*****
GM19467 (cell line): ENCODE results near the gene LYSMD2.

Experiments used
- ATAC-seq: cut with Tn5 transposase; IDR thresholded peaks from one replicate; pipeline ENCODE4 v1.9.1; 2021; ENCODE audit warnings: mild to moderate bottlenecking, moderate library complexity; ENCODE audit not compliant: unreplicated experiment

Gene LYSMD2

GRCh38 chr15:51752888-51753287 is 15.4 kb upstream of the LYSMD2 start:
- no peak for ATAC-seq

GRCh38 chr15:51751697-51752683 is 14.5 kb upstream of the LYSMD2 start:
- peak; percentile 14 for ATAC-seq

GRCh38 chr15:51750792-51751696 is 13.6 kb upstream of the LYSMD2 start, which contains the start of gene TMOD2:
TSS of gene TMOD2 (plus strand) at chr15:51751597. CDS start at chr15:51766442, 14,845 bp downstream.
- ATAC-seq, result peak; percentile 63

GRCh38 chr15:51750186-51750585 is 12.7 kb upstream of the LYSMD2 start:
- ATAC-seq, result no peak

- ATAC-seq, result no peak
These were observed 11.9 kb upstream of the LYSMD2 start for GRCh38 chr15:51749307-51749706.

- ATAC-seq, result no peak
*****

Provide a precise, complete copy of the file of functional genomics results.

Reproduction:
GM19467 (cell line): ENCODE results near the gene LYSMD2.

Experiments used
- ATAC-seq: cut with Tn5 transposase; IDR thresholded peaks from one replicate; pipeline ENCODE4 v1.9.1; 2021; ENCODE audit warnings: mild to moderate bottlenecking, moderate library complexity; ENCODE audit not compliant: unreplicated experiment

Gene LYSMD2

GRCh38 chr15:51752888-51753287 is 15.4 kb upstream of the LYSMD2 start:
- no peak for ATAC-seq

GRCh38 chr15:51751697-51752683 is 14.5 kb upstream of the LYSMD2 start:
- peak; percentile 14 for ATAC-seq

GRCh38 chr15:51750792-51751696 is 13.6 kb upstream of the LYSMD2 start, which contains the start of gene TMOD2:
TSS of gene TMOD2 (plus strand) at chr15:51751597. CDS start at chr15:51766442, 14,845 bp downstream.
- ATAC-seq, result peak; percentile 63

GRCh38 chr15:51750186-51750585 is 12.7 kb upstream of the LYSMD2 start:
- ATAC-seq, result no peak

- ATAC-seq, result no peak
These were observed 11.9 kb upstream of the LYSMD2 start for GRCh38 chr15:51749307-51749706.

- ATAC-seq, result no peak